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An Irish King Rules Gene Pool

January 21, 2006|Thomas H. Maugh II | Times Staff Writer

A 5th century Irish warlord known as Niall of the Nine Hostages may literally be the father of his country, says a genetic survey, which shows he has as many as 3 million direct male descendants.

At least one in every 12 Irishmen worldwide and one in every five in the northwest of the island of Ireland, Niall's stronghold, carry a genetic marker on their Y chromosome that can be traced back to a single individual, geneticist Daniel Bradley and his colleagues at Trinity College in Dublin, Ireland, reported this week in the American Journal of Human Genetics.

Niall, a near-mythical figure, got his name by taking hostages in raids on other important clans in Ireland, Britain and France to cement his hold on power. He is reported to have had 12 sons, which was not uncommon for medieval leaders.

His descendants, known as the Ui Neill, apparently maintained their dynasty long enough for the bloodline to become firmly entrenched in the Irish genetic heritage, ruling until the 11th century.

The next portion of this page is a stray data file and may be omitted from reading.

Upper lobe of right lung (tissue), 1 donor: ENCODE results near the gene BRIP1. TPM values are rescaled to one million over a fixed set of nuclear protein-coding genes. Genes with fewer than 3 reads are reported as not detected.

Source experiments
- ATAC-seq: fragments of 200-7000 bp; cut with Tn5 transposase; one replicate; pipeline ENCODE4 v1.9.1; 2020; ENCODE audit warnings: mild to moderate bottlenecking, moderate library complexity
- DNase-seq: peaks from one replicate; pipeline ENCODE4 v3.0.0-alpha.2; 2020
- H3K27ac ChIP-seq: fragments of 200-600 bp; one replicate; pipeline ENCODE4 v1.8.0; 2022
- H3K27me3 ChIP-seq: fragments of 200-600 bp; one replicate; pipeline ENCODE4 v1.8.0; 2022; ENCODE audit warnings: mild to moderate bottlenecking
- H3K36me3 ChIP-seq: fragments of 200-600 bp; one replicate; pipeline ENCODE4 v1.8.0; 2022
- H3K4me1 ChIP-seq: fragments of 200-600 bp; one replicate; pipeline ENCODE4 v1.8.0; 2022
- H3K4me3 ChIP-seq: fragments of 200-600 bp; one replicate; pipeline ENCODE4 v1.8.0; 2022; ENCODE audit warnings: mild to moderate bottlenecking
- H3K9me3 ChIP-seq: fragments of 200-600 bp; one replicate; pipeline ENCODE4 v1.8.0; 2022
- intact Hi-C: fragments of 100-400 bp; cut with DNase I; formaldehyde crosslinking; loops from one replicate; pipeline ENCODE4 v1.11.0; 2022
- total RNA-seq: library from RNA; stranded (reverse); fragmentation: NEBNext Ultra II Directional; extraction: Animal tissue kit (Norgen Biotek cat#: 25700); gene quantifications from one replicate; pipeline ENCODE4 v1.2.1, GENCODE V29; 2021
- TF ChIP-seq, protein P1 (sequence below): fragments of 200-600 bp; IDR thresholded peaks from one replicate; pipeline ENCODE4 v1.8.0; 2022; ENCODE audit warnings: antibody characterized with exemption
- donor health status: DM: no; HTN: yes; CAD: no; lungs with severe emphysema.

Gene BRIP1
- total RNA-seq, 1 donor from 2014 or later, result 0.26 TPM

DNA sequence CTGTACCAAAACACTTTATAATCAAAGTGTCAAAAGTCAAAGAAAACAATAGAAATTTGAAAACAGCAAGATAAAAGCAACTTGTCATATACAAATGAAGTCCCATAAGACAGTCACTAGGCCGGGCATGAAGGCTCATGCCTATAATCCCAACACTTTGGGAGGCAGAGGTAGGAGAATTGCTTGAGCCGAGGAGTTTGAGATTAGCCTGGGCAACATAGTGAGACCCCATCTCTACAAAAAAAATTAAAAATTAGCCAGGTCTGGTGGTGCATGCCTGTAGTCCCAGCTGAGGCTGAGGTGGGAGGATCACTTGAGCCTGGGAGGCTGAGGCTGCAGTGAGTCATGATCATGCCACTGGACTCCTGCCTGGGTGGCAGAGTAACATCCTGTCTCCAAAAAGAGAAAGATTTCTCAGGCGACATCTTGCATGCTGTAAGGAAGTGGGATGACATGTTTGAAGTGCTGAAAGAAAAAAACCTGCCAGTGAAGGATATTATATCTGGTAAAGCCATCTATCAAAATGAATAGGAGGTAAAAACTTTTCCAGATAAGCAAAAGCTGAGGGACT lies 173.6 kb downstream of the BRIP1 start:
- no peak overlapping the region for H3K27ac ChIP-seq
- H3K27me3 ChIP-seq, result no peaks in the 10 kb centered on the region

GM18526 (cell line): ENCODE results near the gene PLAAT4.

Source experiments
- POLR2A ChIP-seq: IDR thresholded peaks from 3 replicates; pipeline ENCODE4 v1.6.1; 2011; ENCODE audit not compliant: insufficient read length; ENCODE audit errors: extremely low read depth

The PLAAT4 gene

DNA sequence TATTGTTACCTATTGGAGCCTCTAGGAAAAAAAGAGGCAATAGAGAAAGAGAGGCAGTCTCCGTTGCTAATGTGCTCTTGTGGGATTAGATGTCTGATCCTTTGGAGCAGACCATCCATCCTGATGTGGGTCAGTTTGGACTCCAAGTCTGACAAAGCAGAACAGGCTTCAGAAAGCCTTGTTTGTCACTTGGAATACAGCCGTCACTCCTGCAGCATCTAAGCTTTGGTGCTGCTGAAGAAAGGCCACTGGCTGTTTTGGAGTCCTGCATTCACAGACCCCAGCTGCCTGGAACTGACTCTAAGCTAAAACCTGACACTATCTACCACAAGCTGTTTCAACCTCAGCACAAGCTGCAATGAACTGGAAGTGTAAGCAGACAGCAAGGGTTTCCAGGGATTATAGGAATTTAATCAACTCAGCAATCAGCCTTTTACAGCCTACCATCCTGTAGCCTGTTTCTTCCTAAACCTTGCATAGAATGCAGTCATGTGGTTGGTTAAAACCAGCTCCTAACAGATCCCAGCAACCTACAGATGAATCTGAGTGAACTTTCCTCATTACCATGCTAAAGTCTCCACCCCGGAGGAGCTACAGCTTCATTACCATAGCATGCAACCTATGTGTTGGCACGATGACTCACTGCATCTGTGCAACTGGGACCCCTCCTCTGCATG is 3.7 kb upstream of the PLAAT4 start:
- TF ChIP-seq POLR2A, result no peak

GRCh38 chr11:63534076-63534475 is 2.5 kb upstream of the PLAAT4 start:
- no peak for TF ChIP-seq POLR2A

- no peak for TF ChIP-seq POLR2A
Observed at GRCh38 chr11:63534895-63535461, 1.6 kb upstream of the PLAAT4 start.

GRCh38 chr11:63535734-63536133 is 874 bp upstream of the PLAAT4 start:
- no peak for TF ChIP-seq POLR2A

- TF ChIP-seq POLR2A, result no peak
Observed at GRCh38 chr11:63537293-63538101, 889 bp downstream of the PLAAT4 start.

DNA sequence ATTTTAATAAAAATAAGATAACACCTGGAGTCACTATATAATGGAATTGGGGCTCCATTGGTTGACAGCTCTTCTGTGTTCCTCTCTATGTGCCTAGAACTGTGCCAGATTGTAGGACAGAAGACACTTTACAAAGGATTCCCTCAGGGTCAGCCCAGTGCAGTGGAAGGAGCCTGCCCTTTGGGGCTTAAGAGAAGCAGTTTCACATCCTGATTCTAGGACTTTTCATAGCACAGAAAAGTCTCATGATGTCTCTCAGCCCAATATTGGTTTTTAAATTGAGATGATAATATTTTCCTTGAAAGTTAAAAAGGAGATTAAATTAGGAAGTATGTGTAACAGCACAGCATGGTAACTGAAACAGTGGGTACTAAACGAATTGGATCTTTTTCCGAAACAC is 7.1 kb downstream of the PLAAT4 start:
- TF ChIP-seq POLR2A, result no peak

Niall may have an impressive legacy, but he was a piker compared with Genghis Khan, whose descendants throughout Asia are thought to total about 16 million.

But the Irish lord edges out Giocangga, founder of China's Manchu dynasty, who is thought to have 1.6 million descendants.

The Y, or sex, chromosome, is passed down from father to son unchanged and is thus widely used as a marker to trace genetic inheritance.

The team found that the marker was most common in men whose surnames have been traditionally linked to the Ui Neill dynasty, including O'Neill, O'Connor, O'Donnell, O'Reilly, Flynn, McGovern, McManus, Molloy and O'Rourke.

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